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New Report says raising Canada’s Immigration Rate

New report calls for raising Canada’s immigration rate

New report calls for raising Canada’s immigration rate

New report calls for raising Canada’s immigration rate

Raising admissions to 415,000 by 2030 would off-set aging population and spur economy, Conference Board of Canada says

Increasing Canada’s immigration rate to one percent of its total population beginning in 2030 would help offset the challenges caused by an aging population and contribute to economic growth, a new report by the Conference Board of Canada argues.

The increase would represent 415,000 new admissions to Canada, whose population would be pushing 42 million people in 2030.

“Based on current demographic trends, increasing the immigration rate to one percent by the early 2030s will allow Canada to replicate its population growth rate of recent decades (one percent) and support modest labour market and economic growth over the long term,” say the report’s authors, Kareem El-Assal and Daniel Fields of the Conference Board’s National Immigration Centre.

Last November, Canada’s federal government announced a new multi-year immigration levels plan that will see admissions ramp up to 340,000 across all immigration programs by 2020 — an immigration rate of 0.9 percent. The admissions target for 2018 is set at 310,000, or a rate of 0.84 percent.

Report looks at no immigration vs 1%

The new report echoes calls by the Government of Canada, provincial governments, economists and business leaders across the country for increased immigration to counter labour shortages produced by Canada’s aging population.

The Conference Board report makes the case for this increase to one percent by contrasting it with a fiscal snapshot of Canada in the 2030s if all immigration to the country was stopped — an “implausible” scenario, the authors acknowledge, but one that puts their modest raise into perspective.

Without immigration, Canada’s labour force would shrink, slowing the estimated average annual real GDP growth rate to 1.3 percent by 2040 and more than likely forcing tax rates to increase as the number of taxpayers declined.

Fewer taxpayers could also affect living standards and threaten the ability of Canada and its provinces to cover the cost of vital public services for aging Canadians, notably health care.

Immigration already plays a vital economic role in Canada, accounting for almost all labour force growth and nearly three-quarters of its annual population growth, the report notes. The Conference Board of Canada has already projected that immigration will account for 100 percent of Canada’s annual population growth by 2034, when natural population increase (births minus deaths) is expected to drop below zero.

The authors estimate that an immigration rate of one percent by 2030 will contribute one-third of Canada’s projected average annual real GDP growth rate of 1.9 percent that year.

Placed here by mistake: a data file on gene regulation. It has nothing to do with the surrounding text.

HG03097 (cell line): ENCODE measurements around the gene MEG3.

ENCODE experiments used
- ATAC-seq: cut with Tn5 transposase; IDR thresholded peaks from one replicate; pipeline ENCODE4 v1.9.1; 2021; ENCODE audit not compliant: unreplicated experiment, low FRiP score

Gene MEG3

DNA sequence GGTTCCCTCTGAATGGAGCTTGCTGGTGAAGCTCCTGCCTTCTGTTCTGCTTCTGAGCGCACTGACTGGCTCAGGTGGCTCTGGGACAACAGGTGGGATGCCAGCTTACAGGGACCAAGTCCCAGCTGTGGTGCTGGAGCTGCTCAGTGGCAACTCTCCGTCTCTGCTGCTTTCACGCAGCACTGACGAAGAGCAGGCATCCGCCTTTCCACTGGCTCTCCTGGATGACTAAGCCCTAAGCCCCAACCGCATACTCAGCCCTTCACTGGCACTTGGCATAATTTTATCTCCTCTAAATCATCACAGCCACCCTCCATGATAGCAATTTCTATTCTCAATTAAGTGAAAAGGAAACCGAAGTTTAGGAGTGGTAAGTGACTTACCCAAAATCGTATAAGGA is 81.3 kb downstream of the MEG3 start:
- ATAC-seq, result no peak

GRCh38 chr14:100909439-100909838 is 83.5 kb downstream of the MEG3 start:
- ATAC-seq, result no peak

Government action required

The report warns, however, that there is a potential downside to such an increase if Canada does not take corresponding steps to improve the labour market outcomes of immigrants.

To address this issue, it offers three recommendations for Canadian policymakers:

Improve labour market integration so immigrants can better contribute to Canada’s economic and fiscal fortunes.

Identify ways to grow Canada’s economy so Canadian-born and immigrant workers alike can access good job opportunities and the necessities that contribute to Canada’s high living standards, including social services like education, healthcare, affordable housing.

Ensure public support for immigration through strong border management, maintaining the integrity of Canada’s immigration and temporary resident programs, and promoting “safe spaces for open debate on the merits and drawbacks of immigration.”

Improving the outcomes of newcomers arriving through Family Class sponsorships by removing labour market barriers is also critical, the authors argue.

“Low earnings and the prevalence of chronic low income among the family class are issues of concern that need to be addressed to help boost the living standards of immigrant families, and to help Canada benefit from their human capital in the labour market as it becomes more dependent on immigrant support for its economic growth,” they write.

Also required is a fundamental shift in the way the outcomes of family class immigrants are assessed, one that would put the focus on household incomes instead of individual income.

Many newcomers who are sponsored through the family class, including parents and grandparents, contribute to the household income and provide child care, which allows a bread winner to work longer hours.

“This is a key consideration as Canada continues to evaluate the distribution of its immigrant composition in the years and decades to come,” the authors write. “While Canada has prioritized economic class admissions since the mid-1990s, family class admissions should also be viewed as part of economic development policy.

“Immigrant families are faring well in relation to Canadian-born families in important economic metrics such as household income and homeownership. Immigrant families bring other benefits as well, such as boosting immigrant retention rates, important to population growth in Atlantic Canada, and to all other provinces as well.”